entomology

The Columbia Encyclopedia, 6th ed.

entomology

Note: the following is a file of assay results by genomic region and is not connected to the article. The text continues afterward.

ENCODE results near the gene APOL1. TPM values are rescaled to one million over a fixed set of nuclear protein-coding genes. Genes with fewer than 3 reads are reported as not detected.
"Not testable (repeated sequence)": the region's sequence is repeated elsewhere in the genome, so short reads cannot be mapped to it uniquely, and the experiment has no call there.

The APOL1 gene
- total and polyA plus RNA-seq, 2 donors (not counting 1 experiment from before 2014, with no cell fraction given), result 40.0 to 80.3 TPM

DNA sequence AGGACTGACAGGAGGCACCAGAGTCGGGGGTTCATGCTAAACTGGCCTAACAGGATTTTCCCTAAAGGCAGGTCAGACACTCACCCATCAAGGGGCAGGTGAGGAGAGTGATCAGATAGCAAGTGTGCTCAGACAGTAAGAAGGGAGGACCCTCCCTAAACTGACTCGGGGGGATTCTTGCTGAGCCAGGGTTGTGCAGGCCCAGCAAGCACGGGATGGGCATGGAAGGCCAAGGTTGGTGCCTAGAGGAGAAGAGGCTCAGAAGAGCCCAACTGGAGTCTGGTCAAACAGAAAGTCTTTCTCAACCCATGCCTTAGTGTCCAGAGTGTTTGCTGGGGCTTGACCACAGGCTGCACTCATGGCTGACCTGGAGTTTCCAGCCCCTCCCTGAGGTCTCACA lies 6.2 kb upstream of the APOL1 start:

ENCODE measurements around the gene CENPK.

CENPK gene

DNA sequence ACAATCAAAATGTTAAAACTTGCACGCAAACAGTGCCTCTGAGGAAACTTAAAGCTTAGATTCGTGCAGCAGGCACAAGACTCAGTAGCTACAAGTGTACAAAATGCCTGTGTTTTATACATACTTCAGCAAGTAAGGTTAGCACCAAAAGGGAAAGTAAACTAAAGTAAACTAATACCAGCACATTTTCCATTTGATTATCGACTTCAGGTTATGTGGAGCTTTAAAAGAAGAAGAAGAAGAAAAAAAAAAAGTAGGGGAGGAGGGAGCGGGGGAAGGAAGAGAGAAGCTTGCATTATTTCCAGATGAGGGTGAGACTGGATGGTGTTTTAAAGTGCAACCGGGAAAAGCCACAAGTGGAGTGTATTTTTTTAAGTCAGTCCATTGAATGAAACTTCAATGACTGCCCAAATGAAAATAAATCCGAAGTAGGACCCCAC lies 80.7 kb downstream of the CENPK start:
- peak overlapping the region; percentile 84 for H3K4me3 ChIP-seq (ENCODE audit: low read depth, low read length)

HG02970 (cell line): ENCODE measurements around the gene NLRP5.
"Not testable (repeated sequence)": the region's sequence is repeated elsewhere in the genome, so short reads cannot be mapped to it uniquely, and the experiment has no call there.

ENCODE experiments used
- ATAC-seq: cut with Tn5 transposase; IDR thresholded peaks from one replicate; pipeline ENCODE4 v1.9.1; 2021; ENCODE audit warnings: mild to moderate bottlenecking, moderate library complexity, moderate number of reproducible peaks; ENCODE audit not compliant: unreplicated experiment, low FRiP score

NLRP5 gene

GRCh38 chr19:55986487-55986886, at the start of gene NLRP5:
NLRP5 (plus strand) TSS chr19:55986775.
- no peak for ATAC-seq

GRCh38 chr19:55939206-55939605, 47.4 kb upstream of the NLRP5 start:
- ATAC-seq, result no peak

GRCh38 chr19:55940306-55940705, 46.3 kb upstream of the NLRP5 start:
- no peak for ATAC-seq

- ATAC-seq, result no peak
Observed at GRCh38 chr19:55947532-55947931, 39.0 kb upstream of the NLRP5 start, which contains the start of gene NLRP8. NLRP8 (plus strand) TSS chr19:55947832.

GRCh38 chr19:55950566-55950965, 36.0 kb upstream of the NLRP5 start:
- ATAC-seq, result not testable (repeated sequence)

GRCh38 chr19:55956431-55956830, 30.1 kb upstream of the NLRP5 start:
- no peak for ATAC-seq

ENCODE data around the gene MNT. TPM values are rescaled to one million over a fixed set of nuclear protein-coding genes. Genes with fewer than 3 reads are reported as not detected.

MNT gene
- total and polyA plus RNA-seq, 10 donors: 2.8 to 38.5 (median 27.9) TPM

entomology, study of insects, an arthropod class that comprises about 900,000 known species, representing about three fourths of all the classified animal species. Insects are studied because of their importance as pollinators for fruit crops; as carriers of bacterial, viral, and fungal diseases; as parasites of humans or livestock; as destroyers of economically important plants; or as predators of other destructive insects. The role of insects in ecosystems and their control by insecticides or by biological methods are studied in ecology. Some insects such as the fruit fly, Drosophila, are used in the laboratory to study genetics; others are used to study behavior and physiology. The ability to increase productivity of insect populations that supply commercially important products such as dyes, silk, and honey and the deliberate introduction of insect diseases into populations of insect pests involves knowledge of microbiology and biochemistry as well as entomology.

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